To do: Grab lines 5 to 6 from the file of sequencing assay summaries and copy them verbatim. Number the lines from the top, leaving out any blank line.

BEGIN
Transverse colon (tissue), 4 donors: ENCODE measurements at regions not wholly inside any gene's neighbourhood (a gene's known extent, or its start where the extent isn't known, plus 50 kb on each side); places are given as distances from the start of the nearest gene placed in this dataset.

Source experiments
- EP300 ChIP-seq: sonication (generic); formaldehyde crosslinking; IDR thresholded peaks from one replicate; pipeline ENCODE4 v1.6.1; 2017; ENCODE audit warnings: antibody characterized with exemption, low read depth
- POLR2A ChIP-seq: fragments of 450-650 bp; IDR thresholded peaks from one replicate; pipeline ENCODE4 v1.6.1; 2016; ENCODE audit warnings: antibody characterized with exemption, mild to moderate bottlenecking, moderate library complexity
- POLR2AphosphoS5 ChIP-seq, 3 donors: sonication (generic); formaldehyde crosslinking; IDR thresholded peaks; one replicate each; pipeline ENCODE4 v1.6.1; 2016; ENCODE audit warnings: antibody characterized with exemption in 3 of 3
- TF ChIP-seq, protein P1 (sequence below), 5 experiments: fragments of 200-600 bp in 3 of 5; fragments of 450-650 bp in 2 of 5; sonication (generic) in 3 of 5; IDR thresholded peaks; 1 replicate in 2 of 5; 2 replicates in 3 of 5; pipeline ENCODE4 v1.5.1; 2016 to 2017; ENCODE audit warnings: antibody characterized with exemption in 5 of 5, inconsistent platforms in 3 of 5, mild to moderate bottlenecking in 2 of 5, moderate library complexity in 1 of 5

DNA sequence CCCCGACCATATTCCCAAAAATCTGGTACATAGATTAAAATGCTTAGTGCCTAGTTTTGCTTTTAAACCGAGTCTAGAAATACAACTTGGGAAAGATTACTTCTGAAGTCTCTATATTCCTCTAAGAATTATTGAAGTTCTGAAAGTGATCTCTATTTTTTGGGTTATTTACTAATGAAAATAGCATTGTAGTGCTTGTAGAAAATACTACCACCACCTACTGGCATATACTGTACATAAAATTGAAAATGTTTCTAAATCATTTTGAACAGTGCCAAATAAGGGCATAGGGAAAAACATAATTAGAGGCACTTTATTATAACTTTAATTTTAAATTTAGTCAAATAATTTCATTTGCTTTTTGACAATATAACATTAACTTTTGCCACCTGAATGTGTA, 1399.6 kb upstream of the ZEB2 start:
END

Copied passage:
- POLR2AphosphoS5 ChIP-seq, 3 donors: sonication (generic); formaldehyde crosslinking; IDR thresholded peaks; one replicate each; pipeline ENCODE4 v1.6.1; 2016; ENCODE audit warnings: antibody characterized with exemption in 3 of 3
- TF ChIP-seq, protein P1 (sequence below), 5 experiments: fragments of 200-600 bp in 3 of 5; fragments of 450-650 bp in 2 of 5; sonication (generic) in 3 of 5; IDR thresholded peaks; 1 replicate in 2 of 5; 2 replicates in 3 of 5; pipeline ENCODE4 v1.5.1; 2016 to 2017; ENCODE audit warnings: antibody characterized with exemption in 5 of 5, inconsistent platforms in 3 of 5, mild to moderate bottlenecking in 2 of 5, moderate library complexity in 1 of 5